Ivo Neame Quartet with special guest Byron Wallen
(Ronnie Scott’s. 23 September 2021. Review by Izzy Blankfield)
In a set that brought together some of the best musicians on the UK jazz scene, pianist Ivo Neame was joined by George Crowley on tenor sax, Tom Farmer on bass, James Maddren on drums and special guest Byron Wallen on trumpet.
This was a set full of energy. In the opening number The Rise of the Lizard People, the first of Neame’s eclectic compositions, the ensemble stated their arrival to the audience with confidence and flair as Maddren led seamless transitions into new tempo spaces. Unconscious Collective, the second piece of the set, began with an intricate chordal improvisation by Neame. As each player meandered into the music, the group created a piece that seemed to unravel slowly before putting itself back together.
In an evening of excited movement, the slower numbers really showed off the versatility of this ensemble. The Divide gave the players space to move around each other and saw Crowley’s tone open up to a warmer, fuller wash of sound. A particularly special moment of the number was Farmer’s bass solo, a pausing of time that was somehow both strong and wistful. This space returned in the final piece, Laika, which interspersed moments of calm – Farmer sliding up the harmonic series created an almost magical foundation – with flashes of frenetic sound.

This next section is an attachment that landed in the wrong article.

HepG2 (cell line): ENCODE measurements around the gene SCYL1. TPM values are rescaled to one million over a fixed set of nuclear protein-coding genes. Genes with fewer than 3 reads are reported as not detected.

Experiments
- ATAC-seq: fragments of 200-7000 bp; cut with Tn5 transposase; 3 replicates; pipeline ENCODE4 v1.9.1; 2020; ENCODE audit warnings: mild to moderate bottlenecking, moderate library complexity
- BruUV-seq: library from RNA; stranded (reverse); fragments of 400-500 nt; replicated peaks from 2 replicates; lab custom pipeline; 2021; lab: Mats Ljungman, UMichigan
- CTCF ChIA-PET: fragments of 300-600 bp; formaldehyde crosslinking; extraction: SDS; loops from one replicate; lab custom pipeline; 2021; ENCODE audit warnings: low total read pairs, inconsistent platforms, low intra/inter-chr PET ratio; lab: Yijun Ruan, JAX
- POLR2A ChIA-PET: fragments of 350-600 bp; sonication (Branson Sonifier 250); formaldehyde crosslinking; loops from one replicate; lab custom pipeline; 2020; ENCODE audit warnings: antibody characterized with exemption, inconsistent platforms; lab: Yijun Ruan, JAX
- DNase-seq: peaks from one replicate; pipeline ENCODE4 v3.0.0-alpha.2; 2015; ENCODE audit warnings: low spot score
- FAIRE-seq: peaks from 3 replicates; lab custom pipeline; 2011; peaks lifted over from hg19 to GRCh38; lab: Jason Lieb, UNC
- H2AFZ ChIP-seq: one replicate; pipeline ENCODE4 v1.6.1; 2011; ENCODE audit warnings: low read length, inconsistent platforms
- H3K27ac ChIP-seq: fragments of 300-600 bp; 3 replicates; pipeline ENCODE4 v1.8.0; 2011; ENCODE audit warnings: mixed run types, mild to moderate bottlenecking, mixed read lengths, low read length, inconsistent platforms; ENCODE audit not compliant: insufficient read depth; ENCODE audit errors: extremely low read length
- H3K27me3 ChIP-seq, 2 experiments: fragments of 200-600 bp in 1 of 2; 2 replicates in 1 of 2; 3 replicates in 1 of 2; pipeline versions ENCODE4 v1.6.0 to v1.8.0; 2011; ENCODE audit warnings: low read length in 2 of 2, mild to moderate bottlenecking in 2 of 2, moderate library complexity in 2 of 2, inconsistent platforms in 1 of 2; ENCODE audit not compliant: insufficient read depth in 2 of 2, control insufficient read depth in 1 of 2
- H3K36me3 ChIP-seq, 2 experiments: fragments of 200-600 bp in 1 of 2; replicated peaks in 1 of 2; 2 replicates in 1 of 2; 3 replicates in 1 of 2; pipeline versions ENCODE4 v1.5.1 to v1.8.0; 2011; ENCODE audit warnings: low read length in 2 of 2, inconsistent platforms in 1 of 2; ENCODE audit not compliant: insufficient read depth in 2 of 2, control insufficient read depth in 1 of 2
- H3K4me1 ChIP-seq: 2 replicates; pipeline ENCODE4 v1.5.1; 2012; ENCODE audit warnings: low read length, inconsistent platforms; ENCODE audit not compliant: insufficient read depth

Undoubtedly the highlight of the evening was the mesmerising Strega, the centrepiece of the set, which began with Wallen playing conch shells of different sizes and tones. Gradually joined by Neame, playing the piano like a percussion instrument, the piece built into a multi-layered euphoria of sound – one of those special Ronnie’s moments that left the room buzzing. To watch Wallen on stage was a privilege, his expressive, skilful playing a real masterclass in improvisation.
Neame’s ensemble was perfectly matched, both in terms of sound and personality: every bit of phrasing was shared and enjoyed, and every solo was met with appreciation from the other players (and with a touch of awe when it was Wallen’s turn in the spotlight).
Crowley and Wallen ebbed and flowed around one another, often blending their tones into a single instrument that floated lyrically above the ensemble. Below them, Farmer drove the music forward with a genuine sense of pleasure, while Maddren’s virtuosity on the drums did not interfere with his absolute accuracy.
At the heart of the group, Neame’s performance was masterful, combining intricately rhythmic accompaniments with impressive solos. Although his quietly charming, thoughtful spoken interludes perhaps entertained the other members of his ensemble more than the audience, this further attested to the reason the ensemble worked so well: it was a real pleasure to watch a set by a group of musicians who clearly enjoyed every minute of each other’s company.